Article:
Best practices for sticky elements in UX design

Ensuring a great reader experience on your site is one of the most important drivers of higher RPM.  Sticky elements — things that stay on screen as your reader interacts with the page — can have a big impact on...

By James Baldwin

Ensuring a great reader experience on your site is one of the most important drivers of higher RPM. 

Sticky elements — things that stay on screen as your reader interacts with the page — can have a big impact on UX (user experience), especially on mobile devices without much screen real estate. They can also be the highest-earning types of ads.

So how do you optimize your content for both readability and revenue? 

How much is too much when it comes to sticky content? 

We’ll provide some guidelines to help keep your readers reading and your ad earnings high.

Issues with sticky elements

Spending any amount of time on the internet, you’ll come across pages that frustrate you with distractions. Pop-ups, sticky elements, difficult-to-read fonts, and inconsistent typography interfere with the site’s usability — and can subtract from your ad earnings. 

The highest-earning ads you can run on your site are a sticky footer ad and a sticky video player.

A sticky footer ad and sticky video player are the highest paying ads

But when readers have too many things blocking the screen and interfering with what they’re trying to do, they close those ads and video players, causing those ad earnings to stop for that pageview. 

When readers have an uncluttered experience, they leave the video player and sticky footer ad open. The longer those stay on the screen, the more they earn as new ads display. 

On average, you’ll have 4x more opportunities to earn from a reader who leaves the sticky footer ad on screen than a reader who closes it right away. Similarly, if readers don’t close the sticky video player, it continues to show very high CPM video ads, driving up what you earn from that pageview.

Sticky UX is especially important on mobile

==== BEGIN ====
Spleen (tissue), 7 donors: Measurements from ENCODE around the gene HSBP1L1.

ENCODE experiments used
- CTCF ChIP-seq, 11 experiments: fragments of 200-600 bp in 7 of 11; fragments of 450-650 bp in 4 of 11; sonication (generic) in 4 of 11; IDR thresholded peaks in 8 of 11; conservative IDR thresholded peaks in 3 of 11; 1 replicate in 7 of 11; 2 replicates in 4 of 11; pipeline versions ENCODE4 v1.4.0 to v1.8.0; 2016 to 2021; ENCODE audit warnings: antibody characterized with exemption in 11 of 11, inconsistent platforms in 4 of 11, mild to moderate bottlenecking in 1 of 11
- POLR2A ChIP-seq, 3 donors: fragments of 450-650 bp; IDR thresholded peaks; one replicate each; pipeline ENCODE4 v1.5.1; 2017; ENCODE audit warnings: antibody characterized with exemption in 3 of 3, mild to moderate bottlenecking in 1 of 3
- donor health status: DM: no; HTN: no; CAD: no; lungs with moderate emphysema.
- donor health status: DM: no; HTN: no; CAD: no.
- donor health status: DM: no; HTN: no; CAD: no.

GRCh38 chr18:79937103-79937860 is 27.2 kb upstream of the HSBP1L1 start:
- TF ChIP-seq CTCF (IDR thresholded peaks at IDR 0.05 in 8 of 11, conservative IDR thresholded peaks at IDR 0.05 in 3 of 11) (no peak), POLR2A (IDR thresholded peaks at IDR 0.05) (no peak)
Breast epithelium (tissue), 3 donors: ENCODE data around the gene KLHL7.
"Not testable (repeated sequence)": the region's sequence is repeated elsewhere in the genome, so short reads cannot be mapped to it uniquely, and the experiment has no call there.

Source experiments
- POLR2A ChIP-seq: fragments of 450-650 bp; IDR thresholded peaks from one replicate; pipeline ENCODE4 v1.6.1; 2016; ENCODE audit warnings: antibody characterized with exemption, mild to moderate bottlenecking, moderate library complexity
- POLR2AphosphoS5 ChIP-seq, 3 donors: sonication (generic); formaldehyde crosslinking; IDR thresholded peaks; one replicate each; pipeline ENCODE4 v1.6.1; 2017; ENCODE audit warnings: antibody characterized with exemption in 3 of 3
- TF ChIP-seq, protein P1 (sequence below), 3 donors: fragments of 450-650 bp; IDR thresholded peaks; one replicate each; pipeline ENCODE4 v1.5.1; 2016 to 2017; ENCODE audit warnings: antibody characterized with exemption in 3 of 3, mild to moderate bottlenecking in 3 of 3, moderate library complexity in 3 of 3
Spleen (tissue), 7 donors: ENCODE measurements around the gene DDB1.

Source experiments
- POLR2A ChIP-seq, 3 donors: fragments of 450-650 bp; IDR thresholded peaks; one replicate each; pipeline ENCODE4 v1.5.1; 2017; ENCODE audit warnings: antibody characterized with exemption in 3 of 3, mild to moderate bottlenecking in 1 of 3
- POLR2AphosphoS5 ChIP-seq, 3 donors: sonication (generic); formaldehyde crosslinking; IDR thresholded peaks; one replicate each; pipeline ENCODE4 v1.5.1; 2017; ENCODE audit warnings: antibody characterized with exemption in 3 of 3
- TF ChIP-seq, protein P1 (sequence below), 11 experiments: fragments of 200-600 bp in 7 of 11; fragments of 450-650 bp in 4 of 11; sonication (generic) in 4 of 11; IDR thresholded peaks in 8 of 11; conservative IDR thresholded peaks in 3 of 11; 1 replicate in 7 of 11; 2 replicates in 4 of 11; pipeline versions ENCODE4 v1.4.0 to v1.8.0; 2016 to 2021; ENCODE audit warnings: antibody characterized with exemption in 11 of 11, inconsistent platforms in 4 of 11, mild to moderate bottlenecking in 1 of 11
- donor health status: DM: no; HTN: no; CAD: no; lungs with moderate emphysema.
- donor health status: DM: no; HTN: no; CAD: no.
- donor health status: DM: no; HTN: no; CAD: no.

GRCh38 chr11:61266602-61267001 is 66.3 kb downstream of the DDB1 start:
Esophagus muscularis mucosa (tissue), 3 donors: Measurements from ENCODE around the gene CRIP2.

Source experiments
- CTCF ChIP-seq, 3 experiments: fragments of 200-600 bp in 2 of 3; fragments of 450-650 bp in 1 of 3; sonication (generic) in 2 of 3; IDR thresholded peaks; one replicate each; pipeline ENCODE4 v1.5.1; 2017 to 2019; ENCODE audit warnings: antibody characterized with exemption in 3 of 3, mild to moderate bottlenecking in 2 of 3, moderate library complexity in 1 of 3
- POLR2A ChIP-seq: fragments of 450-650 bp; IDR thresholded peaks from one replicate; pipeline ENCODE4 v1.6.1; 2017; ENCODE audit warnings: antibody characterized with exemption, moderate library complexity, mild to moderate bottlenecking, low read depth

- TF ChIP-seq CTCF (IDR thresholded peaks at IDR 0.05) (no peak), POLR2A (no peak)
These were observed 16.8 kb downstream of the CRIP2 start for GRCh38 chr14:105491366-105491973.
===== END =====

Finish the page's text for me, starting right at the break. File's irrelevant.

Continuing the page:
This is especially true for mobile users.

On desktop, larger screen space means the sticky ads are pretty far from the content, and as a result, rarely closed (the sticky video player is closed less than 10% of pageviews on desktop). 

But on Android or iOS phones and tablets, limited real-estate demands that we rigorously examine each sticky element to ensure that it is earning the space it’s taking up.

Common uses for sticky elements

Google’s News Consumer Insights (NCI) has several suggested applications for sticky elements:

  • Navigation
  • Logo linking to the homepage
  • Search 
  • Pay to Subscribe button
  • Newsletter Subscription button
  • Social Follow or Sharing button
  • Call to Action Button
  • Related Posts

There’s not enough mobile real estate to accomplish all of that. So prioritize, test and optimize.

Best practices for sticky elements: the Better Ads Standards

We’ve done extensive research, looking at UX on CafeMedia publisher sites, discussing UX with Google’s News Consumer Insights team, and consulting the Better Ads Standards. Across all of these sources, we found common themes, standards, and recommendations that can help a site owner achieve better UX and better ad earnings.

The Better Ads Standard requires that sticky ads don’t take up more than 30% of the screen on mobile. 

Why that threshold? The Better Ads Standard was established using research from over 66,000 consumers. Their research showed that readers felt more frustrated when ads exceeded 30% of the screen on mobile.

A little UX psychology